Now if this fellow has bad wiring in the engine compartment now, he can easily replace the wires from the firewall grommet forward one at a time without a big problem. If he were building a show truck or tearing the entire truck apart, then he can rewire it, but for a truck that is running just fine and doing a very simple engine conversion, no, I would not rewire it. No engine computer is going in, no huge changes, and the OEM Ford wiring is done quite well IMHO. I am giving him specific instructions which are easy to do and understandable. They are the way I would do it if he came to me with the order to do the work.

    Alan
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    Re: Ford to Chevy...wiring in the Darkside...Bwuahahahhahha

    Post  Darkside Dave on Tue Jul 07, 2009 11:38 am

    Hi Alan,

    Now this is starting to get laughable... I can just see the poor guy saying to himself, "All I wanted to do was swap my engine and tranny..."

    By and large the points you have made are correct. However, as a 40 year retired electriciam and holder of a Master Electrician's license I have learned that there is much more to interpreting the NEC than first meets the eye. If you want to spend the money for it they print a version that cites all the exceptions with footnotes and references to something that may well be in some other obscure place in the book. Allow me to insert a few points here and there in the text of your message.




    alanco wrote:Dave:

    The plastic wire in Ford trucks of his vintage is very good and if not abused, will be fine for reuse.

    I'm not sure what the exact type the insulation is that is used in the vehicles. I suspect that different manufactures have their own specifications for the material. I do know that it is inferior to THHN and MTW. Also the type of insulation does govern the allowed ampacity of the conductor it insulates. I would like to point out that I currently have a 1983 F-150 sitting out back that I bought as a donor vehicle. It was in service until I bought it. By all appearances it endured a normal existance through out it's time in service being subjected to what I would classify as nornal use and exposure. I can tell you the insulation on the under the hood wiring is brittle and cracks easily. this truck is more than 20 years newer than the truck discussed above.


    The NEC codebook rates wire by how it is used and rating #10 for only 30 amps is for wire in conduit with 60% fill at 70C, or BX or Romex.


    Conductors in sheathed cables or assembled bundles are subject to derating for ampacity as are conductors in conduit and in some cases by greater degrees.


    Now if you looked in a table that shows #10 insulated wire in free air at 70C, it will show 50A. Bare #10 in free air is 70A.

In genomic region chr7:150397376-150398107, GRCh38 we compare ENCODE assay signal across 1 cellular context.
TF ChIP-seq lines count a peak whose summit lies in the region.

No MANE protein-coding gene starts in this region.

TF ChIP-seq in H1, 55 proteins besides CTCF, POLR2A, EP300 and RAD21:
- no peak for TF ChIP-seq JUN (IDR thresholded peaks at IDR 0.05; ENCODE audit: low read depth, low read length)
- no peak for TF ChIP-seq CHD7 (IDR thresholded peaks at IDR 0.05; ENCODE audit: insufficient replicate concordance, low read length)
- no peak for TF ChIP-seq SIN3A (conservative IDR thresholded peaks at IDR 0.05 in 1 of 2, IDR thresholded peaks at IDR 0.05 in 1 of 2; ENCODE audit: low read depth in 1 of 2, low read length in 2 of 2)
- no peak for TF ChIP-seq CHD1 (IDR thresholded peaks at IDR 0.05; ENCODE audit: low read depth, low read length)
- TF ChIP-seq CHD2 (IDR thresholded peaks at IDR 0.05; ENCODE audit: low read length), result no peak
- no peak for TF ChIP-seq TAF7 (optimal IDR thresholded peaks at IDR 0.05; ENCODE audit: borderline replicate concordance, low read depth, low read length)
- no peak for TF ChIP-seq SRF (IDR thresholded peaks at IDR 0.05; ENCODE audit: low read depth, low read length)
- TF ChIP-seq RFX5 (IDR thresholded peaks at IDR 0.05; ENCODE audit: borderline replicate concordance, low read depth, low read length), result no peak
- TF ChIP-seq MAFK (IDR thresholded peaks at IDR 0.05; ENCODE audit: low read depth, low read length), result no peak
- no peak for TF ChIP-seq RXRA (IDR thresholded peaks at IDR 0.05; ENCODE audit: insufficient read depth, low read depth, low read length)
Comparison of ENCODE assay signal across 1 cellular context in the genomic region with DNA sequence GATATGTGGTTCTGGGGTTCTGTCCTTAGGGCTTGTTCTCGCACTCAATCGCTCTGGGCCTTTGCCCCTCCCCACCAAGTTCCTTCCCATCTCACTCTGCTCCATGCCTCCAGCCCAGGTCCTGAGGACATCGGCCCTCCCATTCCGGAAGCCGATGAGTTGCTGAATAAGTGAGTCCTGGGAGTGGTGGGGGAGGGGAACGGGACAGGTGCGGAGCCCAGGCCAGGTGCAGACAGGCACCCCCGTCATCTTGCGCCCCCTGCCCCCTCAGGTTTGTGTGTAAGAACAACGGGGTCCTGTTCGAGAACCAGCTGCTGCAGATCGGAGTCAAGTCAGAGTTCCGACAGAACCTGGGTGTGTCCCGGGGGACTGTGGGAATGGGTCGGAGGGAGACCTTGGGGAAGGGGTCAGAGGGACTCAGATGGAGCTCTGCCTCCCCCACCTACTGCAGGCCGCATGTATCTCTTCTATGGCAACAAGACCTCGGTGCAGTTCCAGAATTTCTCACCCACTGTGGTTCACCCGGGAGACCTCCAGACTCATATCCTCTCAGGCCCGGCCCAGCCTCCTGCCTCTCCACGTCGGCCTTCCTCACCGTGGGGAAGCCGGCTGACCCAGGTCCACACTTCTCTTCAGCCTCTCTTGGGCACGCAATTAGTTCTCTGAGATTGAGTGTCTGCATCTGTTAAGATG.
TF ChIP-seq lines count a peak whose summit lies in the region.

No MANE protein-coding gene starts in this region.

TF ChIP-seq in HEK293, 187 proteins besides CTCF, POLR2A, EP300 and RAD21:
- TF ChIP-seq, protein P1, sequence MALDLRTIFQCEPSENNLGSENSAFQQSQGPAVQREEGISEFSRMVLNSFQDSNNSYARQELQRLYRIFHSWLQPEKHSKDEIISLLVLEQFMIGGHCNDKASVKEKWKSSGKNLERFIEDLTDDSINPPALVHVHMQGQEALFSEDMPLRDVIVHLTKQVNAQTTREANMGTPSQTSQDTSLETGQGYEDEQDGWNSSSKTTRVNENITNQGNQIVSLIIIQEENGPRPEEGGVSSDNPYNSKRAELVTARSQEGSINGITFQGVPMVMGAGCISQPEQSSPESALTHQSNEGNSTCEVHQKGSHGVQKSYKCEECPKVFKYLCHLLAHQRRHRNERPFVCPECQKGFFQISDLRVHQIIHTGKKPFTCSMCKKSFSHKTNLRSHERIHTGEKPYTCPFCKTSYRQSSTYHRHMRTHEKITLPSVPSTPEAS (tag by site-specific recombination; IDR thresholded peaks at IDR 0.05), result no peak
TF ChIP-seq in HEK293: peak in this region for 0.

Conductors in free air refers to conductors strung or supported in open areas with adequate space between them for air to circulate around the conductors. This allowance was set for open lines mostly in outdoor applications on utility poles. It is not applicable to bundled wiring under the hood of a vehicle with a hot engine. This alone will greatly reduce the rated ampacity.


    The usual GM alternator is 45A and that is only for a short time, right after startup, Almost never is a continuous charge of over 20A seen. So #10 is perfectly adequate for this use. If I had some house wire I would use THHN #10. I think this fellow can look at the wire or wires and replace any that need replacing on his own. As far as electrical fires, I do not agree with you. The battery to generator regulator wire has a fusible link built in to the wire just below the starter solenoid which is where it joins the battery lead.


    In a perfect world I would agree with you... Let me know when you find one, LOL... The problem here is that I seldom if ever see people doing this kind of work on vehicles in such pristine condition. After years of use and in most cases neglect, there are usually all sorts of substitutions and modifications that have been done. I have seen more than a few where the fusable links have been eliminated because someone shorted them out at some point. In the sort of hobby we are engaged in here I don't think it is realistic to assume all will be as originally built. I have had vehicles brought to me where an electrical fire stared because a conductor was allowed to rub the insulation off across some metal that was at ground potential due to common mechanical vibration. I have had two neighbors at different times and places loose a whole garage and several vehicles due to fires that started while they were just sitting in the garage. In one case there was no electric service to the garage. These were well kept nice vehicles.